(The difficult art of) Digging deep

workundertime


Snow? Seriously? That’s not really helping, actually.

I was fed up before I even left the house today. The first email I received on my work phone at 7:30am infuriated me and left me fuming as I headed into the office. Not the most perfect way to start the day.

Usually at that time I get the day’s news articles sent my way, and I’ll peruse them as I drink my coffee, so “the email” was not expected at all. It’s rare to get anything else at that time because most people haven’t come into the office yet, so to say I was blindsided is an understatement. Oh well, lesson learned: don’t read your email until you get to work!

Of course, this email set the tone for my morning and when colleagues were headed out to the mall at lunch to shop, it was tempting to go along with them and engage in a little retail/restaurant therapy. But I didn’t, I stayed behind at work and ate the food I had brought with me and caught up on some reading*.

It’s times like these that I am learning that I need to dig deep. I need to recognize that no amount of purchasing, no amount of delicious deep-fried vittles, no amount of spending money is going to make a crappy morning better. To shop or to eat ones’ feelings does not going to suddenly make those feelings go away. In fact, the only real solution is the long-term solution: keep saving so I don’t need to deal with a day like this in the future.

Similarly, Mr. Tucker and I instituted a rule about how we spend our weeknights. It’s easy to transition from the chaos of a long work day with a glass of wine: come home after a long day, drink a couple of glasses of wine with dinner, rinse, repeat. But while we weren’t getting rip-roarin’ drunk on the regular, it was It’s still too much to drink on a regular basis and we found our evenings less productive. When we sat down and really looked at it, we decided to save our drinking for the weekends, which saved both money and gave us more energy in the evenings. While it took a bit more time to transition in the evenings without the winding-down wine short cut, our wallets and our health thank us.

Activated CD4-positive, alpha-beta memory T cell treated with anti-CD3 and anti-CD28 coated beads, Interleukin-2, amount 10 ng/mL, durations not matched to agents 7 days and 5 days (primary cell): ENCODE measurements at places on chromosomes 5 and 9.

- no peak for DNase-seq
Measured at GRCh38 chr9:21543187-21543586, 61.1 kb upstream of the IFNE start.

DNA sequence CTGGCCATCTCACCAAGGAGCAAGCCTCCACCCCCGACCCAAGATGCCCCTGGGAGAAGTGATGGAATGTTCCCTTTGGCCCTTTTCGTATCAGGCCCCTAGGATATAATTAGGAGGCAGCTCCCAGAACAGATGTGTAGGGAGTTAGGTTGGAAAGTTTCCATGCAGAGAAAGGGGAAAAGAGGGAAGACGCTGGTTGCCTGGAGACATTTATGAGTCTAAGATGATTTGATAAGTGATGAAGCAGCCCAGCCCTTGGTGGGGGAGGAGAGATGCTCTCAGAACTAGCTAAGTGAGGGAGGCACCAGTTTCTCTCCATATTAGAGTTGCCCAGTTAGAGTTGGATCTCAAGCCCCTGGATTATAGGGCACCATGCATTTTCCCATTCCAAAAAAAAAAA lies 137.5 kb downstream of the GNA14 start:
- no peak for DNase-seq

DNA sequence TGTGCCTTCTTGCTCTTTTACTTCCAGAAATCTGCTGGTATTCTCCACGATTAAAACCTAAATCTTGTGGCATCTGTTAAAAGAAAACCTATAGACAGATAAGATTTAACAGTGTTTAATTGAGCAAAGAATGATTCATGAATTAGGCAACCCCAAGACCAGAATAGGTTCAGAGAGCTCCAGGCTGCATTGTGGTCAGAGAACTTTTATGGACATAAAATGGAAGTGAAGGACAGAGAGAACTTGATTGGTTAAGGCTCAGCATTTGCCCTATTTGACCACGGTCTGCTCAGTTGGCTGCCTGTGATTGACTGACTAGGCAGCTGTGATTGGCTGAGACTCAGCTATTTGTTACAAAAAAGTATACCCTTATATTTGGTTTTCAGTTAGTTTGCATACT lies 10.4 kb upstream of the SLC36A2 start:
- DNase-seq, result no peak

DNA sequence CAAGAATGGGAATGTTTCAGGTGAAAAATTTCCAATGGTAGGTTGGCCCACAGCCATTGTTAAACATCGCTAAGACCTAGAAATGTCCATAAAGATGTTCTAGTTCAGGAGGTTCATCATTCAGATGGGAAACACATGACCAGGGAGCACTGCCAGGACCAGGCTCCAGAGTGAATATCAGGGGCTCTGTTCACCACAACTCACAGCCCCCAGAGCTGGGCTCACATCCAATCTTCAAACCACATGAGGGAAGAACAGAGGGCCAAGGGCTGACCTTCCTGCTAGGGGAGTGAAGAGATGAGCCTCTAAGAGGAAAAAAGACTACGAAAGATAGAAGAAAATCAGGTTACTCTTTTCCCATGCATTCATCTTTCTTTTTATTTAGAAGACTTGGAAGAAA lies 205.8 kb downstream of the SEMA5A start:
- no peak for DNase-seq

Today is Friday! HUZZAH!

Sometimes we don’t even realize we’ve fallen into these habits until our drawers are stuffed with clothes we don’t wear, or we calculate how much we’ve spent at the liquor store that month. In our minds we probably didn’t even buy or drink as much as we thought we had but our “once in a while,” suddenly become “more often than not.” Humans are designed to adapt and to adapt quickly but that doesn’t mean we adapt to the right things.

I have been really working on my ability to dig deep when things get hairy. I used to be the kind of person who would throw her hands in the air and justify my actions to myself by saying, “Oh what the heck!? It’s only a $10 bottle of wine!” But the reality is that nothing is every “just a.” Just a bottle of wine is the teaser I need to make it “just a” dinner out, or “just a” new sweater. The reality is that it never really is “just a” this one time. It creates habits.

I am not suggesting we never treat ourselves but we should be treating ourselves in a conscious way. We should be actively choosing these moments, not reacting to bad moments that spur us into bad-decision making. If we can recognize the difference then we have a better chance of reaching our goals and not letting our emotions override our goals.

Waiting – patience in general – is a good habit to cultivate. By waiting to have those two glasses of wine at the end of the work week, I have something to look forward to every Friday. By saving and not spending my money as a way to treat myself during stressful periods, I will be rewarded by not having to work more days in the future. So the next time your job, a friend, or your kids makes you want to scratch the “just a” itch: dig deep. It will be difficult – especially when everyone else is out spending – but by digging deep you will get the satisfaction of knowing that you are one step closer to your goals.

* Walking is out until I can, well, start to walk again next Tuesday